Sambal pecel is one of the many types of peanut-based sambals (spicy sauces) in Indonesia, enjoyed throughout the country. It’s creamy, sweet, savoury, spicy and a tiny bit of tartness (from the tamarind pulp). It’s also a versatile sambal, great for fried snack accompaniment. Though popular, people don’t usually make it at home. A packet of ready to use sambal pecel is available in most places (online or offline) and it’s usually a preferred option to save time and energy.
Unfortunately, sambal pecel is not always available overseas, and in order to enjoy the sambal, we have to make it ourselves. Making sambal pecel is relatively easy and it’s quite a fun activity, especially when it’s done traditionally. In this recipe, I made it from scratch, even pounding it diligently using a stone mortar and pestle I bought from a local store around Magelang, where the famous Borobudur temple is located (the area is crowded with shops selling stone carvings and other souvenirs, such as a high-quality mortar and pestle). The pounding process was such a good workout and stress reliever.
Sambal pecel has a distinctive texture, aroma and flavour. The two key ingredients which set it apart from other peanut-based sambals are Kaffir lime leaves and kencur (kaempferia galanga), which is similar to galangal but with a unique taste. Sadly, kencur is difficult to get outside Indonesia, and it cannot be substituted with other spices. In that case, it’s better to omit it. The sauce will still taste delicious, though less authentic.
Smaller variety of peanuts (such as Spanish peanuts) are better for making this sambal. You can buy either raw peanuts and deep-fry them, or just buy ready-to-eat peanuts.
Instead of the traditional mortar and pestle, an electric food processor can also be used to blend the ingredients. Grind the peanuts in batches first, followed by the other ingredients. Don’t blend it too fine though – leaving tiny bits of peanuts will give the sambal more texture and crunch. When done, mix all the blended ingredients thoroughly. The sambal can now be stored for later use. Sambal pecel can last for months in the fridge.
Use only fresh ingredients to obtain a flavourful sambal. Good sambel pecel is usually eaten with pecel, a simple boiled vegetable salad, and is the key to delicious pecel. This peanut based sambal can also be served as a dipping sauce for fried food, such as bakwan, tahu goreng, and tempe goreng.Print
Sambal Pecel: Peanut Sauce with Lime Leaves and Kencur (Vegan)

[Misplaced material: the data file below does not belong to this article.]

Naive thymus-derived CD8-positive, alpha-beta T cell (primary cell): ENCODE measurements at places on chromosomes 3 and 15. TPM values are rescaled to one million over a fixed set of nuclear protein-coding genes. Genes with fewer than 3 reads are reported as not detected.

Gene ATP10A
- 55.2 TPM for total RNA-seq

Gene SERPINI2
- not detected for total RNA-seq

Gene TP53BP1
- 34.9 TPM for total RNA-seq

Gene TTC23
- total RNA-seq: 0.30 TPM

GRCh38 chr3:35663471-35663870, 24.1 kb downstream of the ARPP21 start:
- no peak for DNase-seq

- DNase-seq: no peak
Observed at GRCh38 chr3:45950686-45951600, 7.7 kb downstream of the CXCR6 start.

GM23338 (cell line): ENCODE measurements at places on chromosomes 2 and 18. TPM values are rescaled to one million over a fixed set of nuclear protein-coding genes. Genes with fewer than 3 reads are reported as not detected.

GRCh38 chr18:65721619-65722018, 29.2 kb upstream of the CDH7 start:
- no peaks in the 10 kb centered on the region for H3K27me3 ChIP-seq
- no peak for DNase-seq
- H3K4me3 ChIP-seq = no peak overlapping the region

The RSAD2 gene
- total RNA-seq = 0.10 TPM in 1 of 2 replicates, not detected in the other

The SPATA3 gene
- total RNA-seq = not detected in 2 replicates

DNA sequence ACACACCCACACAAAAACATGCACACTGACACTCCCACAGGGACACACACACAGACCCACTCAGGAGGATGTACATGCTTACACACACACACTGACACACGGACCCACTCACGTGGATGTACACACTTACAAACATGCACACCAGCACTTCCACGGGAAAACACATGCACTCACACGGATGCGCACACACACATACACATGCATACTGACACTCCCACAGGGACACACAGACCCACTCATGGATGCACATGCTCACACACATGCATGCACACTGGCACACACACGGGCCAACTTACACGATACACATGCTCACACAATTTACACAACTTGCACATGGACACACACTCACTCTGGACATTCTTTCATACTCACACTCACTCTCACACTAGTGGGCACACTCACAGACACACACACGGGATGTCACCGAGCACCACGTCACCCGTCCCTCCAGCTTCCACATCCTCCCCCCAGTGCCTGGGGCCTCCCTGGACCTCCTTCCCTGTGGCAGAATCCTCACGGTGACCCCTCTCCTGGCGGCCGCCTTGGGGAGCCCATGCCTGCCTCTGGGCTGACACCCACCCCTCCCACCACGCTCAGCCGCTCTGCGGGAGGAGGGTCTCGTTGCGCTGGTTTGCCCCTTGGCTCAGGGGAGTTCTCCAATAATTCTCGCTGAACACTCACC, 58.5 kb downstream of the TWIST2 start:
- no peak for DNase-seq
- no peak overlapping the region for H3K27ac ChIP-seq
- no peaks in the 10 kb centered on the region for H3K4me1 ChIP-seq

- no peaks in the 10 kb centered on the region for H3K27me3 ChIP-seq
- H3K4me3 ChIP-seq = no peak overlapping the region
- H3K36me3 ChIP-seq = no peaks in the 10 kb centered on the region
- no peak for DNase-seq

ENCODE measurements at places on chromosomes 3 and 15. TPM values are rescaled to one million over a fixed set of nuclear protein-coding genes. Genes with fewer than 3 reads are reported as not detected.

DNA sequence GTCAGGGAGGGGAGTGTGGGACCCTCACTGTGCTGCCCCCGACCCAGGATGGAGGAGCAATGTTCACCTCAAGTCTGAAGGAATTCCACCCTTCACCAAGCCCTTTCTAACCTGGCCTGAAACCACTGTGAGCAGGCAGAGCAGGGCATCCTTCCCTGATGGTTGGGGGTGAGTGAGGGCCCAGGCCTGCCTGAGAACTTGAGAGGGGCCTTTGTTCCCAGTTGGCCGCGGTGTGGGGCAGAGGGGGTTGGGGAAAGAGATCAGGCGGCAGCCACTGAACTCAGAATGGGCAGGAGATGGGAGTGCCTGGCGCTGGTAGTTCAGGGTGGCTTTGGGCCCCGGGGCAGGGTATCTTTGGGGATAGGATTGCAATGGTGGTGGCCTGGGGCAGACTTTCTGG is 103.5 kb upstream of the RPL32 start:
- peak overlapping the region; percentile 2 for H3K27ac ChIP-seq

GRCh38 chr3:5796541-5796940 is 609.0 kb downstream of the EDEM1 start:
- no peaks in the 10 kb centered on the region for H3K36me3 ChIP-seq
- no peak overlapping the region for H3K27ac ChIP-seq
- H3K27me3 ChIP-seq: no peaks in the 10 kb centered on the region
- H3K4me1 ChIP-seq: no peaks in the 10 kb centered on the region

- Prep Time: 30 minutes
- Cook Time: 15 minutes
- Total Time: 45 minutes
- Yield: 6 1x
- Category: Sauces & Sambals
- Method: Frying
- Cuisine: Indonesian
- Diet: Halal
Sambal pecel is a spicy peanut-based sauce that’s creamy and slightly tart, usually enjoyed with a boiled vegetable salad known as pecel, but can also be used as a dip for fried snacks.
- 250 gr peanuts
- 4 red chillies, remove the stalk
- 5 red bird’s eye chillies, remove the stalk
- 5 cloves garlic, peeled
- 3 cm kencur (kaempferia galanga), peeled
- 1 tsp tamarind pulp
- 100 gr palm sugar shaved
- 4 kaffir lime leaves, remove the spine and thinly slice
- Salt to taste
- 5 tbsp cooking oil
- Oil for deep frying
- Clean the peanuts from any impurities, wash, and pat dry.
- Heat enough oil for deep frying over medium heat, and deep fry the peanuts until golden brown (be careful not to overdo it, or it will be burnt and taste bitter). Set aside.
- Heat 5 tbsp cooking oil over medium flame and fry the chillies, garlic and kencur for about 4 minutes. Remove from the frying pan, set aside.
- Using mortar and pestle, pound the fried peanuts into a fine paste, set aside.
- Pound the fried chillies, garlic and kencur into a fine paste, then add the shaved palm sugar, tamarind pulp and salt. Continue pounding until it forms a fine paste.
- Add the thinly sliced kaffir lime leaves, lightly pound to mix it.
- Add the pounded peanuts, and mix it with the spice paste thoroughly. You can also pound everything together to nicely mix all the ingredients.
- Transfer the sambal into an airtight container for later use.
- For a healthier version, all the ingredients can be pan roasted, instead of deep-fried. This will also ensure a longer shelf life, as cooking oil will make the sambal rancid.
- As usual, the amount of bird’s eye chillies can be adjusted according to your preference.
Keywords: vegan, spicy, chili, garlic, lime leaves
Really like your recipes.My wife and I miss our travels to Indonesia;-maybe one day we will be Covid free!!I want to make Sambal Pecel but the only kencur I can get in Australia is the dried powder.I have tried to use it but it seems very strong .Can you advise or is it better to omit.
Thank you Glenn, glad you folks like the recipes! We are all hoping travel opens up soon. As for the kencur, it’s best to omit the dried stuff it if it’s too strong, the sambal pecel will still taste just as good.
I was wondering if I can mix the fried/ roasted peanuts with the rest of ingredients in a food processor or blender since I don’t have a mortar and pestle?
Hi Tee, yes you can use food processor or blender to make this sambal. Blend the peanuts separately until fine, put it in a bowl, then blend the spices. Add the spices to the ground peanuts and knead all the ingredients to mix them. Hope that helps!